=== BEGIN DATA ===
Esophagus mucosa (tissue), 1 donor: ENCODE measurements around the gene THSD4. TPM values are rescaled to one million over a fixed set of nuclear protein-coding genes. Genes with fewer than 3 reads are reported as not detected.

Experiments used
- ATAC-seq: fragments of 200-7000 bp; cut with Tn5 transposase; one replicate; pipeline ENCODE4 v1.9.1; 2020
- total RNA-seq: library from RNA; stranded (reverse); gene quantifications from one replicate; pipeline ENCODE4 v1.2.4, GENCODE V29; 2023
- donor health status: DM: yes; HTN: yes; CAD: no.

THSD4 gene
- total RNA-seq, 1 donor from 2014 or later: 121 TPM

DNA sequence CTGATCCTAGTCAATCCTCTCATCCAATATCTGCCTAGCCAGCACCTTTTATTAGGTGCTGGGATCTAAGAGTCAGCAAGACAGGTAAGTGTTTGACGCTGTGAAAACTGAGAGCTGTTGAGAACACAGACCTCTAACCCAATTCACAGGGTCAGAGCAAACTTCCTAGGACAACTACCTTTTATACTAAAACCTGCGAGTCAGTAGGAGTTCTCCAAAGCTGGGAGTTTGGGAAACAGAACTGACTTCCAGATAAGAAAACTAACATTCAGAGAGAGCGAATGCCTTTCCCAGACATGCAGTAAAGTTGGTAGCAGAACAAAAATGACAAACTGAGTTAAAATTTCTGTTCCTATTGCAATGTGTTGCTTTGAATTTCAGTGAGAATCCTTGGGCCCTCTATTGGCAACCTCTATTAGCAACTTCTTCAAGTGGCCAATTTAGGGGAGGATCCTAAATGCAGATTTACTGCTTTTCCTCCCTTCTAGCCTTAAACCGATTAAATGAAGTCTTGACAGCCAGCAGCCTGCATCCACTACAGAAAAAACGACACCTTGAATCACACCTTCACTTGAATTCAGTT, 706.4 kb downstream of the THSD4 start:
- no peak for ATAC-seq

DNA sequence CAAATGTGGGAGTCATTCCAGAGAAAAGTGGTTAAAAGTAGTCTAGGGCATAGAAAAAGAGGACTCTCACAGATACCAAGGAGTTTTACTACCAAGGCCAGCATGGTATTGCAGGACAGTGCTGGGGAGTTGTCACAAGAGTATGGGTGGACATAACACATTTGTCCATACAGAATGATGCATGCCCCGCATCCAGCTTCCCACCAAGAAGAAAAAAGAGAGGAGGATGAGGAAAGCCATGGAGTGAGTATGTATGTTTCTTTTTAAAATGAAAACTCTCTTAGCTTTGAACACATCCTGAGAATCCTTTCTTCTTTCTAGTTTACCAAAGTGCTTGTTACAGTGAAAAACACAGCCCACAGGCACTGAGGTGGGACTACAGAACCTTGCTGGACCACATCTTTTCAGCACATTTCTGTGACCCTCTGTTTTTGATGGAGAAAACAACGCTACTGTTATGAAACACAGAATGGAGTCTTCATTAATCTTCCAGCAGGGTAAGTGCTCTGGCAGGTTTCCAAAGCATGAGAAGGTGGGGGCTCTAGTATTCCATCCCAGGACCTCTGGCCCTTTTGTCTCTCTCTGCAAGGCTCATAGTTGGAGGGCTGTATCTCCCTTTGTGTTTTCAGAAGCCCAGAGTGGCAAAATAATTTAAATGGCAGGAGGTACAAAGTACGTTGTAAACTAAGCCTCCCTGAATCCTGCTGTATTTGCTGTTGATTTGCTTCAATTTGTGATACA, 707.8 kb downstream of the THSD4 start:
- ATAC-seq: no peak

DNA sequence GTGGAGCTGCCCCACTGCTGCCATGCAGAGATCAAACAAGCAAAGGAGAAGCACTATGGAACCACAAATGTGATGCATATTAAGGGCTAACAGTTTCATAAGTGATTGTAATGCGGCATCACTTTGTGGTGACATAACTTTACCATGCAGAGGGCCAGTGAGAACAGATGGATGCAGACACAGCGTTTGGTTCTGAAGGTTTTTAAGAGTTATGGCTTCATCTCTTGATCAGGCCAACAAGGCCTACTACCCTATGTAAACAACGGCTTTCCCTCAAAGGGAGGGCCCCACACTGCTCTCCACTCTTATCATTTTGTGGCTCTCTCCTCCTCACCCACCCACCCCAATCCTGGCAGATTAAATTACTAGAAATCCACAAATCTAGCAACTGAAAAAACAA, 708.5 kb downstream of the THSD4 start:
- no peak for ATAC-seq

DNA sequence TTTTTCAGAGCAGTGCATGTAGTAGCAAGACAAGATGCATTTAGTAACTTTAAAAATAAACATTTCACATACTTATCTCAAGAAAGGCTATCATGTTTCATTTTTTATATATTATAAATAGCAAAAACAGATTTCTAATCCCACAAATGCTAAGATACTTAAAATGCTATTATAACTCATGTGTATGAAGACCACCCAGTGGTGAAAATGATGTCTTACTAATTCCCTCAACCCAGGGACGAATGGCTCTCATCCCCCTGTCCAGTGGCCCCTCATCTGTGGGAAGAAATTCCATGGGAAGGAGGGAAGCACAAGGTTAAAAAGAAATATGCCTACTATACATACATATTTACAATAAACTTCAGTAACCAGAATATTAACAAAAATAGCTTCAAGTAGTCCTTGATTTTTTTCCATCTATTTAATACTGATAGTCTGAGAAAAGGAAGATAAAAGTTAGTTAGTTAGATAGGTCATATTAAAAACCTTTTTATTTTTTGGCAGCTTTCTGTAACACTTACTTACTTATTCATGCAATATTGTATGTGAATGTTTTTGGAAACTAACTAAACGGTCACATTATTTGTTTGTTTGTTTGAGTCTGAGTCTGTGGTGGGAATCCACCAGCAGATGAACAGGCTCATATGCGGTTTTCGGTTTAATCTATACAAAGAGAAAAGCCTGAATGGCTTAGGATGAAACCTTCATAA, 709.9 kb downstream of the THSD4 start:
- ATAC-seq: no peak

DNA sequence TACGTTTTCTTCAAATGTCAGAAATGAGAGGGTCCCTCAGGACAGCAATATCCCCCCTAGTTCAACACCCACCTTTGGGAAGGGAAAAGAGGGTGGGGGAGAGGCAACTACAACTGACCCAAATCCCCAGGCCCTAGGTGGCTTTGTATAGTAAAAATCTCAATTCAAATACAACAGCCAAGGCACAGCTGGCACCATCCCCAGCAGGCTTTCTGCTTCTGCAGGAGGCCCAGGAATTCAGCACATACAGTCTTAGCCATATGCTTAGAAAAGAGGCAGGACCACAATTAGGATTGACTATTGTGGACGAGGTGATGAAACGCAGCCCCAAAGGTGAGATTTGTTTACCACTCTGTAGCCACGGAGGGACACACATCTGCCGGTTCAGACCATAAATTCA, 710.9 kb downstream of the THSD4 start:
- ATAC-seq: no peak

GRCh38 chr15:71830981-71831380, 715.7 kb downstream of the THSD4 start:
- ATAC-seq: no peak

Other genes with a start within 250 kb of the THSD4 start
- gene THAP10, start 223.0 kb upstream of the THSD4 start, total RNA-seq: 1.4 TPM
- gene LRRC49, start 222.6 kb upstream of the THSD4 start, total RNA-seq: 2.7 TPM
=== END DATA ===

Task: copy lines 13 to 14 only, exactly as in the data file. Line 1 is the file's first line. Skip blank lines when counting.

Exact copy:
- no peak for ATAC-seq

DNA sequence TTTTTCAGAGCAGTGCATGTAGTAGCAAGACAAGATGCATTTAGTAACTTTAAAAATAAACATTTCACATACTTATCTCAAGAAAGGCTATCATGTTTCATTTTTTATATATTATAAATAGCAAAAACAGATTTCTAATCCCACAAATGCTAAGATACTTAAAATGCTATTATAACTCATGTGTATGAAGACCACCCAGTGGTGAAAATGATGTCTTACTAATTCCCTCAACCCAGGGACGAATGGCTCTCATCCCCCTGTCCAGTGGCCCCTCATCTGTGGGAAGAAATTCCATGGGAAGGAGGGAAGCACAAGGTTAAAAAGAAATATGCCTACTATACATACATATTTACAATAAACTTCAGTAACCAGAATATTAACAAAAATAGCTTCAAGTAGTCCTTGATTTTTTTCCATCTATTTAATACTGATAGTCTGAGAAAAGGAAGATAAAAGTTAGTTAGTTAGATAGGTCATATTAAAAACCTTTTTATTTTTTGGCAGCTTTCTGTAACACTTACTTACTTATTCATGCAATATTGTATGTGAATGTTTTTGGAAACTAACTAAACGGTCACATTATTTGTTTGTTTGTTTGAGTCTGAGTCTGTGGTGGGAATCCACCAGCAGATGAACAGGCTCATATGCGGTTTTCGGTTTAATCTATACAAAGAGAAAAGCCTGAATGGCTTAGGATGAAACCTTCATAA, 709.9 kb downstream of the THSD4 start: